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though it is highly probable that some at least belong to the same epoch. I think it would be a most interesting point to stndy, whether the Central Indian Mountains participated in the great upheaval of the Afghan-Himalayan system, and to what extent they did so. Such a subject is not, however, to be discussed here, en passant. We must know more of what is buried under the alluvial sands and clays of the Punjab and the desert of Ajmeer, before we can decide on the relations of the Himalaya and Central Indian Mountains. The study of the Miocene beds appears the most likely sort of research to lead to interesting results. Could we once show satisfactorily that the plains of Northern India have been one day, and that not long ago (geologically speaking) a rugged country covered with Miocene hillocks and ridges, we should soon get an insight into the participation of the Central Indian Mountains in the great Afghan-Himalayan upheaval, and also into the nature of the soils and sub-soils of Upper India.

90. Let us now endeavour to sketch a geognostic history of the Afghan-Himalayan system of mountains, in accordance with the observations and hypotheses recorded in this paper.*

In the days of the Silurian epoch, the centre of Asia may be assumed to have been a sea uniting the Arctic to the Indian Ocean. In the middle of this sea, an archipelago of volcanic islands and subaqueons volcanoes existed, displaying great activity and ejecting into the sea an immense quantity of matter.

The position of these volcanoes and subaqueous vents is now represented by the porphyritic masses of Kaj-Nag, of Kistwar and Badrawar, by the summits of the catenated chains of Kashmir, &c., &c. The volcanoes were linear in their arrangement; one line, that of Kaj-Nag, Badrawar and Kistwar being continued far towards the south-east; and it is probable that the peaks of Chor, of Dodatoli and others in the same districts, are volcanic peaks on the same fissure. Another line or rather scries of lines is that of the catenated chains in Kashmir, with a probable S. E. extension in the range of mountains which separate Lahool from Chnmba. Another line again is that of Drass and Karghyl, at the back of the Ser and Mer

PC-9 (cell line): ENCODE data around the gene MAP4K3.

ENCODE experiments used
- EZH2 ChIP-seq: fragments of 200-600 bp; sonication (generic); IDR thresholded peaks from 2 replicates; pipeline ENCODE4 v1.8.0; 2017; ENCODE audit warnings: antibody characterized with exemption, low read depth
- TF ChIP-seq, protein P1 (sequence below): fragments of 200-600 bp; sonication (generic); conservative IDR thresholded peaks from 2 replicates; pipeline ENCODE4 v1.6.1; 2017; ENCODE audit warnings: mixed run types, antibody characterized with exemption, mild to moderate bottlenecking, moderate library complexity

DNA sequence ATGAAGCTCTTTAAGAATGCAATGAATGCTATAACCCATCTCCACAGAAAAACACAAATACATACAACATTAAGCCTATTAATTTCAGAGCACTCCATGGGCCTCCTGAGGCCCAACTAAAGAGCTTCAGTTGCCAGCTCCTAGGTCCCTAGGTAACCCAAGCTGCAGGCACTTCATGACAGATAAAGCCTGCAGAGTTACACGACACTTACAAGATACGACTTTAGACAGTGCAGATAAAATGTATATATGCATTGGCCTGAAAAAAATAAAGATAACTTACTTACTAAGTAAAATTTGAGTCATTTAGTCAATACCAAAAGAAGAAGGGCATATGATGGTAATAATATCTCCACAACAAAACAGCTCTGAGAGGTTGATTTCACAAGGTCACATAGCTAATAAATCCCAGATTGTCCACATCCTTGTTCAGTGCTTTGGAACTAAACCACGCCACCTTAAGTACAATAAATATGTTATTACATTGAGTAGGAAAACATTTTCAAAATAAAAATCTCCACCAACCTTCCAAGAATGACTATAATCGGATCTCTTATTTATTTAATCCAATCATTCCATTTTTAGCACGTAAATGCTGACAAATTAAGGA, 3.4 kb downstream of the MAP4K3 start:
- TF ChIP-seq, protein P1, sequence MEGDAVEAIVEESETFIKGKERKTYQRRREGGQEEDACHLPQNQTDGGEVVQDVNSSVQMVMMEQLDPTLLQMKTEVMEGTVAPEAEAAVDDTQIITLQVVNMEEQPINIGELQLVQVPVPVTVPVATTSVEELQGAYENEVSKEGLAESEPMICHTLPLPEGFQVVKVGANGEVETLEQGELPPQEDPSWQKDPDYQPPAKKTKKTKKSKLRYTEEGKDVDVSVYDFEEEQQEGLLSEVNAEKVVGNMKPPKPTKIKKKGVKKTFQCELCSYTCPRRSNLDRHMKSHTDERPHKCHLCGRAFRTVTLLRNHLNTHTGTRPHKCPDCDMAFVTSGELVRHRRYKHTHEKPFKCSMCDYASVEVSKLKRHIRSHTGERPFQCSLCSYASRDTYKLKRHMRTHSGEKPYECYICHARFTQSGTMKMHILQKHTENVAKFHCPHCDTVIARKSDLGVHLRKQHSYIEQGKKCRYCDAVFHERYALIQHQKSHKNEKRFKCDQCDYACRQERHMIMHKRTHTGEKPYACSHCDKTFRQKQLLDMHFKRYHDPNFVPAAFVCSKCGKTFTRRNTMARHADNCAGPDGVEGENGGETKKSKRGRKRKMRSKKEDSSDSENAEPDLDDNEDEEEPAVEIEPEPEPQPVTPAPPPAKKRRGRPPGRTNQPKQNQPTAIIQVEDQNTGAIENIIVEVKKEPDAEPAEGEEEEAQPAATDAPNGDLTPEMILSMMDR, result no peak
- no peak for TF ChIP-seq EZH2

* A fow nnnvoidnblo repetitions which occur in this portion of the paper will, I uopo, be excused.

cluin, and which is continued far towards the S. E., forming numerous and considerable volcanic mountains which appear as islands and promontories above the flat plain of the great Thibet plateau, through which the Sutlej runs.

These lines or fissures had a direction N. W.—S. E. and were all parallel, but the activity of the volcanoes was not the same on all the lines or in different parts of each line. Thus, in the line of Kaj-Nag and Badrawar, Chor and Dodatoli, the north-western end of the line is eminently diatinguiahed and marked by very numerous and very long volcanoes, whilst the eastern one only gave passage to a few vents separated from each other by considerable intervals. On the other hand, (on another line) in Ladak, the volcanoes appear to have been small and few, whilst the eastern ends of the fissures appear to have been marked with many volcanoes of great size and activity. No volcanoes appear to have existed in that portion of the Silurian sea, where wc now have the high mountains of Kaihis and Karokoram; but where the Kuen Luen chain was at a later age to appear, it seems, that one or two lines of linear volcanoes did exist at the beginning of the Palaeozoic epoch.